Archive for Thursday, February 27, 2014

Bonner Springs athlete takes unconventional path to wrestling’s biggest stage

Johnathan Carter points to the sky as coach Brandon Jobe gives a big fist pump, after Carter defeated Wamego High's Kasey Feyh in the consolation semis. With the victory Carter punched his ticket to the 4A state tournament in Salina, fulfilling his season-long goal.

Johnathan Carter points to the sky as coach Brandon Jobe gives a big fist pump, after Carter defeated Wamego High's Kasey Feyh in the consolation semis. With the victory Carter punched his ticket to the 4A state tournament in Salina, fulfilling his season-long goal.

February 27, 2014

This is the first of two parts on the story of Johnathan Carter

Part two: A special bond between mother and son

He was one second away from a crushing defeat. One second away from his high school wrestling career ending. One second away from not achieving his season goal.

But one second was all he needed.

Some wrestlers want to win state, some wrestlers want to place, but all he wanted to do was qualify for the state’s biggest stage.

The journey Bonner Springs High senior Johnathan Carter took to state was unconventional.

He didn’t grow up playing the sport. He played football in the fall and basketball in the spring.

His mother, Lorna Simms-Carter, said when she and Johnathan first moved to Bonner Springs when he was 8, Dale Taylor, who coached the kids wrestling club, would take note.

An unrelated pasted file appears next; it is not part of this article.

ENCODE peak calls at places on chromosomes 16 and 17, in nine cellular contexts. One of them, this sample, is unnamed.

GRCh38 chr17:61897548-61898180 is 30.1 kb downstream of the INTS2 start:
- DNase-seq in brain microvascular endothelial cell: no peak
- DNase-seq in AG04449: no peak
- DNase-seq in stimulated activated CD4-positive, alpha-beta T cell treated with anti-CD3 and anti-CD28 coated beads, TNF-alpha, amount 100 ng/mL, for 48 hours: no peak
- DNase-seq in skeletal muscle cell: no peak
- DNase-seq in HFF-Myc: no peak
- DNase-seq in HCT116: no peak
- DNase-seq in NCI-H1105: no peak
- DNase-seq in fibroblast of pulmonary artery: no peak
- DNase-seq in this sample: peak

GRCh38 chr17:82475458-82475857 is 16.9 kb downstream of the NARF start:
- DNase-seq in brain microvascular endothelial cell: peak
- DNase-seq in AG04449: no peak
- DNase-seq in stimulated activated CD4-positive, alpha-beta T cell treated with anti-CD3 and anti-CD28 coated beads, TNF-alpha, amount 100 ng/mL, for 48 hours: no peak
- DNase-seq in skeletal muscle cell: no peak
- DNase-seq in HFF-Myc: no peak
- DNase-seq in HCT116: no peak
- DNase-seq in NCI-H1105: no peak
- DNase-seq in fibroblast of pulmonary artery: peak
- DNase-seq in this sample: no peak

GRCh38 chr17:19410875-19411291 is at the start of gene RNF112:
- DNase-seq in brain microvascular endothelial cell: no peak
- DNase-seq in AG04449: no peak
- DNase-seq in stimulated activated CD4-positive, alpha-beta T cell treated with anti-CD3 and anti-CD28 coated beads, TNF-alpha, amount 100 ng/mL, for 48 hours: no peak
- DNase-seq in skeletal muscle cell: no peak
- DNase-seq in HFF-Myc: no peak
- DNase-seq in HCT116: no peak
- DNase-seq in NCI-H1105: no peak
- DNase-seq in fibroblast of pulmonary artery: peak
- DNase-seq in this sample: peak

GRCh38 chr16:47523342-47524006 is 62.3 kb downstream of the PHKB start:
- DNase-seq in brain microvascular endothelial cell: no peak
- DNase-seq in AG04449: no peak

“Every time Dale saw him, he said, ‘Johnathan, you need to try wrestling,’” Simms-Carter said. “Johnathan said, ‘Nope, nope, nope, nope.’”

Johnathan didn't decide to wrestle until his freshman year, after he was cut from the basketball team. He wanted to remain active and not sit around during the winter. He saw the advantages it could have for football.

He thought if he didn’t like it after the first year, he could stop. But Johnathan instantly fell in love with the sport, which shocked Simms-Carter.

He told his mother that he “should have done this sooner,” but she snapped back with, “Dale tried to get you to wrestle and you said no.”

He didn’t come in and succeed right away. It took him two full high school seasons to understand wrestling before having any semblance of success.

He’s wrestled in the 220-pound weight class all four years. His freshman year he was on junior varsity and was pinned in the first round of every single match.

And he decided to come back for his sophomore season, where he was on varsity by default because the Braves didn’t have any other wrestler at 220.

Johnathan went 1-21 in his second season, also winning a handful of junior varsity matches.

“I started gaining confidence more gradually,” he said. “After my sophomore year, I knew I had potential. As soon as I got that first win, that really boosted my confidence up and let me know, ‘Hey, I can do this.’”

He doesn’t remember much about that first varsity victory. He doesn’t remember what he did; he isn’t too sure about what school his opponent is from, let alone his opponent’s name.

What Johnathan does remember is his mindset of going into the match thinking he’s going to dominate, and then he pinned him.

Johnathan didn’t celebrate initially because he was so shocked, but after he realized he won, tears flowed down his face because he was so overjoyed.

Ask anybody and they’ll say he keeps to himself. He’ll show emotion, but very rarely.

The moment wrestling coach Brandon Jobe started to figure Johnathan out was at regionals of his sophomore year. Johnathan was drawn into the bracket and lost both his matches, which Jobe and the other coaches expected.

Jobe was dumbfounded about how upset Johnathan was because it was the end of his season. Johnathan was crying.

That’s when Jobe knew he was going to be something.